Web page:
Flood victims now second-class
“ALL I can say is that it is about time we got something,” said Christine McNichol when informed about the Federal Government’s ex-gratia payment announced yesterday.
Ms McNichol was washed out of her Gundagai Place home on March 31 and ended up living in a friend’s basement.
She has received no government help and is still waiting for the balance of her insurance payouts.
She was ineligible for other forms of insurance because she works and had insurance.
“They promised us the world and they gave us nothing,” said a disillusioned John Edwards.
The legally blind 80-year-old pensioner was not convinced yesterday that he would finally get a payment.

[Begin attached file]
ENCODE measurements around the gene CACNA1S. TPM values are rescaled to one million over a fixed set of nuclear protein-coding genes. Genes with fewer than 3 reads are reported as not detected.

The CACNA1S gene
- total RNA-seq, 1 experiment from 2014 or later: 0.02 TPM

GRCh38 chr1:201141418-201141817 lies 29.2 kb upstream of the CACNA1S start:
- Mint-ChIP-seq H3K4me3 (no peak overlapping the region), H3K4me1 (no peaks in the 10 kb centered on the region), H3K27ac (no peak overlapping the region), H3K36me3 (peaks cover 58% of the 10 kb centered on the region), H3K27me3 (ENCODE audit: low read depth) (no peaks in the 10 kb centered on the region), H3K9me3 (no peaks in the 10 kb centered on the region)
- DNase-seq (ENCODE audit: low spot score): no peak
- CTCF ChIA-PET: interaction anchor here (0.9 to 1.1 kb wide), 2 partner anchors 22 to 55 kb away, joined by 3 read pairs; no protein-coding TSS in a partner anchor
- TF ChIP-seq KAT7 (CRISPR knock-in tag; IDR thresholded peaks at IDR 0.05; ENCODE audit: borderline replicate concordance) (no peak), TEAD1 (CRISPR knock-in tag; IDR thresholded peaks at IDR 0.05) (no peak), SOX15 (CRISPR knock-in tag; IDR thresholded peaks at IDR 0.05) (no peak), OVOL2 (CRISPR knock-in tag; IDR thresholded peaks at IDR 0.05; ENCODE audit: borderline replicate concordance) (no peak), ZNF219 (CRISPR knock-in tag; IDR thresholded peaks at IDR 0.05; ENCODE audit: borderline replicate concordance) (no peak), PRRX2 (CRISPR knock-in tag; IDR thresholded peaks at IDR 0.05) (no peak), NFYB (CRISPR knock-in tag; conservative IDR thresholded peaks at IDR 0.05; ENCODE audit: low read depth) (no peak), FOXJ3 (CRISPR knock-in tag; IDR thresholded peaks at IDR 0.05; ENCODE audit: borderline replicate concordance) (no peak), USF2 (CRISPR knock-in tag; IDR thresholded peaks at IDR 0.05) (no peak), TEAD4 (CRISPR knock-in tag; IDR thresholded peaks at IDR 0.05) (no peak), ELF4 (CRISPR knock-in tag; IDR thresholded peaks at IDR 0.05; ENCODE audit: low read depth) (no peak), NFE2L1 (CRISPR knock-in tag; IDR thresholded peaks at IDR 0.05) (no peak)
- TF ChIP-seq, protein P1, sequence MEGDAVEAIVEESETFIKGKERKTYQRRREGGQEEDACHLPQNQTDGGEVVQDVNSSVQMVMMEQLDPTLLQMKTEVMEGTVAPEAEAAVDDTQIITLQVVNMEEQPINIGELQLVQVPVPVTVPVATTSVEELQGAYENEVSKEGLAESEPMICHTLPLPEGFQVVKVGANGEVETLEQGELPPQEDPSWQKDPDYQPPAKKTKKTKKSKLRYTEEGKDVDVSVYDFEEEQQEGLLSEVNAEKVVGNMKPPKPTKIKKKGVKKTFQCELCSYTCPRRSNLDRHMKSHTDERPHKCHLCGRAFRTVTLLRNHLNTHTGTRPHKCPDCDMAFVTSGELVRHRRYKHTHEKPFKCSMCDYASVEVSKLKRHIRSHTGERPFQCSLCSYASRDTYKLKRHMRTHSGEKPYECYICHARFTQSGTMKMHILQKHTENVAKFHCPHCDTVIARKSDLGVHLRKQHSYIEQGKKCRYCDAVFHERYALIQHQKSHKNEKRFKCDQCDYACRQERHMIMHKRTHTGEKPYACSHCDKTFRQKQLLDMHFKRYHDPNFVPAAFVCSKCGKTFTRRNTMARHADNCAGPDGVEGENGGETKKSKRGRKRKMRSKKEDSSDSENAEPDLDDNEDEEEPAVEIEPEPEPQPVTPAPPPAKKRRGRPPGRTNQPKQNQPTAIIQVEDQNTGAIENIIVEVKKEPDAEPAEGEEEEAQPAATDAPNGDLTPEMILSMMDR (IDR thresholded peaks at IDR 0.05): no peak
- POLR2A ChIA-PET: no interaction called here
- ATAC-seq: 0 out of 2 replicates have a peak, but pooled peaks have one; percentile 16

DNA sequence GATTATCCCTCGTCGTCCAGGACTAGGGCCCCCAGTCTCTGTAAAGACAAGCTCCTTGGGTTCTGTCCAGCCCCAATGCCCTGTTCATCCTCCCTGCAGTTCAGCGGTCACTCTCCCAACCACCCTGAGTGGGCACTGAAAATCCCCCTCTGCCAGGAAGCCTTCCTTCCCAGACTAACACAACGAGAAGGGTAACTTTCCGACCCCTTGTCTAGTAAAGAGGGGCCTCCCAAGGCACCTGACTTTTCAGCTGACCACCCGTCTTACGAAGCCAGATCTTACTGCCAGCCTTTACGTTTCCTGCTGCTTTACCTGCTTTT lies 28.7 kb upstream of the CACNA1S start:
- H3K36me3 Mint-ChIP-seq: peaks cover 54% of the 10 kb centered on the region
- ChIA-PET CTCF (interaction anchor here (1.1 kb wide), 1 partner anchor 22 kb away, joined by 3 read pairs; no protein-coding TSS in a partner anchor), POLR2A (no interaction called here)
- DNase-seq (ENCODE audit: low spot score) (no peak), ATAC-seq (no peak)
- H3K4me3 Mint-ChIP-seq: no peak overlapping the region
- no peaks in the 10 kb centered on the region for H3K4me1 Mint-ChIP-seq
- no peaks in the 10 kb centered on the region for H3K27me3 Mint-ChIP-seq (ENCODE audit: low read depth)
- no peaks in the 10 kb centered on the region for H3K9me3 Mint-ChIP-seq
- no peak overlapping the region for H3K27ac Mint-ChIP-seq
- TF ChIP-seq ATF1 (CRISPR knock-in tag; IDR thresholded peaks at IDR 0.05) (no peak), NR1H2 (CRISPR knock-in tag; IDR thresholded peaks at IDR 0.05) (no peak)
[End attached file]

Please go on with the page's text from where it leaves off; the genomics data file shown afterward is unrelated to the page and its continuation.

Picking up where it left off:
Gloria and John Edwards moved into their villa a month before it was inundated in March and were in the process of changing from one insurance company to another when the storm hit.
Because the office of the new company had no eftpos machine, they were due to return the next day with a cheque to pay for their new policy – their villa was inundated that afternoon and they had no insurance.
Gloria Edwards said they received no government help, because they had more than $500 in assets, which they had saved for funeral expenses.
Peter Kimber said the treatment of Coffs Coast people had been ‘very unfair’ with them having to wait six months and complete a survey to apply for a payment.
He, his wife Shirley and even their dog Jedda have all suffered illness, nervous stress and depression, moving three times during more than six months without a permanent home after their home flooded.